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Keep The Why Close By | Seasonal Affective Disorder

If you are like me, you are already feeling the effects of the seasonal change. The inevitable loss of daylight becomes evident as my early morning runs are now starting in the dark and late day bike rides are now done inside on a trainer because of the shortened daylight hours.

The landscaping is also changing as the once crisp verdant vegetation of summer smolders as it readies to burst into fall color.

Being a New Englander I embrace the changing of the seasons, but it does have a profound effect on my mood and motivation. My summers are spent with purpose and getting every bit of summer in that I can absorb. My plate is filled with training and racing. Now that the season is over I am left with a feeling of loss of purpose and excitement.

I am not alone on the profound effect the changing of the seasons have. We love our summers. It is a time for beaches, barbecues, music in the meadows and all the other activities that make summer special. Yet there is an adjustment to be made to the lack of light and the lack of motivation to carry on with the same vigor and excitement as we march toward stick season.

These changing of the seasons have a more significant effect on some people than others, enough so that the medical world has labeled it as SAD: Seasonal Affective Disorder.

Some of the telltale signs are as listed:

  • Depression
  • Losing interest in activities you once enjoyed
  • Low energy
  • Having problems sleeping
  • Increase or decrease in apatite
  • Oversleeping or not getting the sleep you need

Some of the reasons for Seasonal Affective Disorder are:

  • A Disruption of Circadian Rhythms – This is your body’s biological clock. Can be thrown out of whack due to the loss of light.
  • Serotonin level – A brain neurotransmitter that can be affected by the loss of light and can cause depression.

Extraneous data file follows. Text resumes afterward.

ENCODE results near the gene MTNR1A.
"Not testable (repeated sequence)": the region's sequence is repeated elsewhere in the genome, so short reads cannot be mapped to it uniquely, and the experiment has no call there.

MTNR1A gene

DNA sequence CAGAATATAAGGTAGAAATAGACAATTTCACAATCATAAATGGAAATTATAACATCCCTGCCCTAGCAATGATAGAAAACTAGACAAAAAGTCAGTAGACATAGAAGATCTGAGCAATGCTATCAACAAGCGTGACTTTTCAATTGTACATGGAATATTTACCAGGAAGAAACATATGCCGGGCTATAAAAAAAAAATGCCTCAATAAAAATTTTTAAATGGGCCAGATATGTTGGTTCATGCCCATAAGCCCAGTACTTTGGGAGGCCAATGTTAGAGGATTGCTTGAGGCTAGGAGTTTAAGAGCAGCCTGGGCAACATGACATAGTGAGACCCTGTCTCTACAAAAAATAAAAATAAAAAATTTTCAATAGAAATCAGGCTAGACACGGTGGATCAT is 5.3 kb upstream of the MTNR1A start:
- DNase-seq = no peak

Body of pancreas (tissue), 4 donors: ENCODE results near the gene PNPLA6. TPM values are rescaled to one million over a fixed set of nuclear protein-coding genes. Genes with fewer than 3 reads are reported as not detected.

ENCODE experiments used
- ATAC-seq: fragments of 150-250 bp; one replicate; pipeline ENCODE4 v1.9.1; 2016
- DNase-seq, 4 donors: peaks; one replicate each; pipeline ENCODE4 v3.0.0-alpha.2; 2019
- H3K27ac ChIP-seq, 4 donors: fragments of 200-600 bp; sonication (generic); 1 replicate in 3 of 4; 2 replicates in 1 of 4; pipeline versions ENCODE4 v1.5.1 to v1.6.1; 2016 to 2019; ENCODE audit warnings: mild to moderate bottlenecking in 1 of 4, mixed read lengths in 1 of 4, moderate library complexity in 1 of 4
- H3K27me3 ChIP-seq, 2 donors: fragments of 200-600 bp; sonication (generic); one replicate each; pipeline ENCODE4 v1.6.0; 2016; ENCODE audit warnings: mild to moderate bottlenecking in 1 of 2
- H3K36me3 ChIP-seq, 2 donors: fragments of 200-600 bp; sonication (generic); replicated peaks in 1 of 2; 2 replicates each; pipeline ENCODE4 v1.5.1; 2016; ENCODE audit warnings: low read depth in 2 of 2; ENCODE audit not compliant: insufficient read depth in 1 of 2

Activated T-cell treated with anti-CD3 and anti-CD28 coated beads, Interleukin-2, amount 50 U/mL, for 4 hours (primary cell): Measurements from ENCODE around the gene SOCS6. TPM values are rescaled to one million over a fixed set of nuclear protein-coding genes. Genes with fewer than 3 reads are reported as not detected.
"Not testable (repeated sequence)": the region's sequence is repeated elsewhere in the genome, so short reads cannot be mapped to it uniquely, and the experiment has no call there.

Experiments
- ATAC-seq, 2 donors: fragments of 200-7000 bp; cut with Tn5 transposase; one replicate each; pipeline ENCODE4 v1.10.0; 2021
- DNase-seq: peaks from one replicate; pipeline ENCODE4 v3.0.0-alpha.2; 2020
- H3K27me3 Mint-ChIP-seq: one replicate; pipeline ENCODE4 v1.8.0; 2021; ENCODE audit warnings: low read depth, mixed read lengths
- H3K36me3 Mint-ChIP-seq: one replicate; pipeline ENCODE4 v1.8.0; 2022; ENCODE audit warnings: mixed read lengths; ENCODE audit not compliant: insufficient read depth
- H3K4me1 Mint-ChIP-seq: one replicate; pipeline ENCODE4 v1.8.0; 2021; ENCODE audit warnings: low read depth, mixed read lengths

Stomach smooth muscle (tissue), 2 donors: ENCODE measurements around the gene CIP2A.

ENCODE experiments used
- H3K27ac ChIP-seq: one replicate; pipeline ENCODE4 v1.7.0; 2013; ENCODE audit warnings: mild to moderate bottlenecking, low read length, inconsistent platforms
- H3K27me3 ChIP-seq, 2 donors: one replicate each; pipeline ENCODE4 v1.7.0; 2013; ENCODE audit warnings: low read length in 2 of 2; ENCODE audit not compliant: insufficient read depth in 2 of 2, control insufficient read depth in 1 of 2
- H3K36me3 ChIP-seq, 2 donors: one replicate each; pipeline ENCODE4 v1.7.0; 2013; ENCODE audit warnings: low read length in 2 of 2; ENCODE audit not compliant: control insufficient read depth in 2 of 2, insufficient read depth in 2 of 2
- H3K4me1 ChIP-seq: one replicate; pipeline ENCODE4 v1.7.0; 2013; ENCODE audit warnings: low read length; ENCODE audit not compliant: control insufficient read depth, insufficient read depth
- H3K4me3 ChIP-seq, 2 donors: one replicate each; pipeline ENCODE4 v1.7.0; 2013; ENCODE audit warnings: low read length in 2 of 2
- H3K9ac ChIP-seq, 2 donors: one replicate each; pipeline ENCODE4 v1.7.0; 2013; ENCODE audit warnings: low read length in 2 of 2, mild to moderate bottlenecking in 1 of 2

• Melatonin – The loss of light can also reduce the production of melatonin and disrupt sleep patterns.

The above symptoms and causes are well documented and can be disruptive to a person’s health and well being.

So how do you keep your motivation during the seasonal change and the upcoming hectic holiday season? I use one mantra that seems to work effectively for me. I keep the “Why Close By”.

Why do I exercise?

  • It makes me feel great.
  • I keep connected to all my fitness buddies. The social aspect of exercise keeps us connected and a feeling of belonging is noted as very important for a person’s well being. We are social animals.
  • I want to keep the quality of my life as long as possible
  • I want to reduce my chances of SAD by elevating my endorphins. Yes, exercise increases endorphins which in turn make a person feel good about themselves. Much cheaper than medication or other stimulants that have many side effects.
  • I have empowered myself to make time for myself. In this demanding world, it is hard to take that precious time for yourself and be able to improve and maintain sanity and well being. The rewards are genuinely uplifting for the self-esteem.
  • I want to ensure my bones are as healthy as possible.
  • I want to keep or increase muscle mass.
  • I want to improve my cardiovascular health.

The above should be a great reminder and incentive to continue your fitness journey.

I know that when I keep the “Why Close By” I can stay the course no matter the season.

If you’re interested in maintaining your mental and physical health, check out the classes I offer and keep YOUR why close by.

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